Electrochemical AFM (EC-AFM)
Electrochemical AFM mode enables measurements while electrochemical reactions are taking place in electrolyte solutions on an electrode surface. Electrochemical reactions are processes in which electrons flow between solid electrodes and substances in solution, involving a reduction reaction (at the cathode) and an oxidation reaction (at the anode). These reactions are widely studied in applications such as corrosion and photovoltaics. EC-AFM measurements enable monitoring of the electrode structure during such reactions and establishing the relationship between the electrode structure/morphology and its electrochemical activity.
Because these studies typically occur in aggressive liquid environments, excellent environmental control and protection of AFM electronics is necessary for effective imaging. The Nanosurf Flex-Axiom series, combined with the electrochemistry stage ECS204, is ideally suited for these measurements, as all the AFM electronics are protected and positioned above the liquid, and the cantilever holders are made of a special corrosion-resistant material.
Shown below is a study of nucleation and growth of copper clusters under electrochemical control. Cyclic voltammograms were used to charactize the electrochemical reactions and establish suitable potentials to observe topographical changes under stable electrochemical conditions.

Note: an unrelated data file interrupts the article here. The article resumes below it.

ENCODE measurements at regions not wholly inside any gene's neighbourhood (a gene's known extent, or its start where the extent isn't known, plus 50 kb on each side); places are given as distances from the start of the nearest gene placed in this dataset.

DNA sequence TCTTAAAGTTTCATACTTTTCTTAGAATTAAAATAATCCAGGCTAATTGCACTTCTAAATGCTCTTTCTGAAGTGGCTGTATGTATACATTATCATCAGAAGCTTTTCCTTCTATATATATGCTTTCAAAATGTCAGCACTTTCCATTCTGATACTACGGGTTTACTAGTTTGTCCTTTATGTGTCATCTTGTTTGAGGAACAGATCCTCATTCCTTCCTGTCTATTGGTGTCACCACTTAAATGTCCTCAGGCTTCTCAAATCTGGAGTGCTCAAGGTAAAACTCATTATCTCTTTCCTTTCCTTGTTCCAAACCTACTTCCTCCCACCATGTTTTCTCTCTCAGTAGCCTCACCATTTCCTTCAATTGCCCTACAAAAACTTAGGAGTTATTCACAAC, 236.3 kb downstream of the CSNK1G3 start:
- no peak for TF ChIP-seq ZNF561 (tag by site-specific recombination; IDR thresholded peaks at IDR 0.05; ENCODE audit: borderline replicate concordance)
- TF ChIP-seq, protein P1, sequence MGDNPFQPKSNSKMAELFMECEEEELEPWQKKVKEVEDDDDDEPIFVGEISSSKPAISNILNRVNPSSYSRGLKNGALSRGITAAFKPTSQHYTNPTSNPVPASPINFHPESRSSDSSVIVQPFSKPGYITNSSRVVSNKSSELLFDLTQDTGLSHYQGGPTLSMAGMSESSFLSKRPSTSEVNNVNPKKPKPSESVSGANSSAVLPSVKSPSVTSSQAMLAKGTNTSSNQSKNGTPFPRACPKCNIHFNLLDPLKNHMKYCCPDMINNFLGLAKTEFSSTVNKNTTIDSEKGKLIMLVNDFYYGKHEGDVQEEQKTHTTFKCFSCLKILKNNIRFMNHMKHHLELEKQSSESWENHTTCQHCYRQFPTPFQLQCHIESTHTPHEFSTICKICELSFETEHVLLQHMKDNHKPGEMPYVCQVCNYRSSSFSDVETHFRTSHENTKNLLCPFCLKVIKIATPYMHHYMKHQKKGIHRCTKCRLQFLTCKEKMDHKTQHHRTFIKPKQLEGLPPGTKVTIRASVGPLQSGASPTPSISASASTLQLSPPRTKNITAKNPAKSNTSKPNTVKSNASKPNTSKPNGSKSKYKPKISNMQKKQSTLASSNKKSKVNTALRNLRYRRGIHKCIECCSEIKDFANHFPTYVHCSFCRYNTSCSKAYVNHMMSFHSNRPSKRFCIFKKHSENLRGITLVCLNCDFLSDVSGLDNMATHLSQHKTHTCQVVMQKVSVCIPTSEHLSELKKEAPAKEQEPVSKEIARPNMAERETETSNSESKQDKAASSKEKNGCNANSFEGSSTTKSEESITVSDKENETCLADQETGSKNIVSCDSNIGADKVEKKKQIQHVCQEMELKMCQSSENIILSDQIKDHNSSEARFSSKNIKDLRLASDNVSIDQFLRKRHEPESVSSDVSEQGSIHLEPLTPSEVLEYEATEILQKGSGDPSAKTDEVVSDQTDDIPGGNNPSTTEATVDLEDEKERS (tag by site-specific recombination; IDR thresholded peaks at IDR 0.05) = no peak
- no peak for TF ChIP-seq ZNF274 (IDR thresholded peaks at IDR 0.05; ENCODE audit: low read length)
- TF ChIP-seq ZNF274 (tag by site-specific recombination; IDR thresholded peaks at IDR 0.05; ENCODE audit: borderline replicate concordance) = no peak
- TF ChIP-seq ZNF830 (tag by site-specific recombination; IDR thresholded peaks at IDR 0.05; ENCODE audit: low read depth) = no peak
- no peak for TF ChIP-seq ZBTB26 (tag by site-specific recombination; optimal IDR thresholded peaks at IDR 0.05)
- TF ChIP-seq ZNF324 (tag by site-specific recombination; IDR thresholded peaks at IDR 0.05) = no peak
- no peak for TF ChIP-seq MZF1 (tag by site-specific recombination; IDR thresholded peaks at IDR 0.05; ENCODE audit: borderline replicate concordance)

Nucleation was observed by AFM at E = -50mV in sulphoric acid vs a platinum quasi reference electrode. Increasing the potential E = -10mV reduced the growth rate and a single copper cluster could be followed by time-lapse AFM. This reaction is reversible and at positive potentials the cluster was dissolved again.
The height of the ECS204 electrochemical stage is constructed so that it can also accommodate standard, rod-like electrodes. In the example below, dissolution of deposited copper clusters on a polished rod-like platinum electrode at oxidizing conditions was observed by AFM.